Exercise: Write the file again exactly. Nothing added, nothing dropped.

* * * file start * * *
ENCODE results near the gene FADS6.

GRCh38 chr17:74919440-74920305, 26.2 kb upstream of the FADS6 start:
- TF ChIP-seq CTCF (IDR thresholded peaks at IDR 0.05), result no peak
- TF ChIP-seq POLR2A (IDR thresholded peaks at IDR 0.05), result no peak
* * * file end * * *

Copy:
ENCODE results near the gene FADS6.

GRCh38 chr17:74919440-74920305, 26.2 kb upstream of the FADS6 start:
- TF ChIP-seq CTCF (IDR thresholded peaks at IDR 0.05), result no peak
- TF ChIP-seq POLR2A (IDR thresholded peaks at IDR 0.05), result no peak